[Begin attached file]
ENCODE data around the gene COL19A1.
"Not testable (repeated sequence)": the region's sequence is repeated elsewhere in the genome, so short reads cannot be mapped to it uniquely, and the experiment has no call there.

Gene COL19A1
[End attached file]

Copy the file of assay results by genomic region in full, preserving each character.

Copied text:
ENCODE data around the gene COL19A1.
"Not testable (repeated sequence)": the region's sequence is repeated elsewhere in the genome, so short reads cannot be mapped to it uniquely, and the experiment has no call there.

Gene COL19A1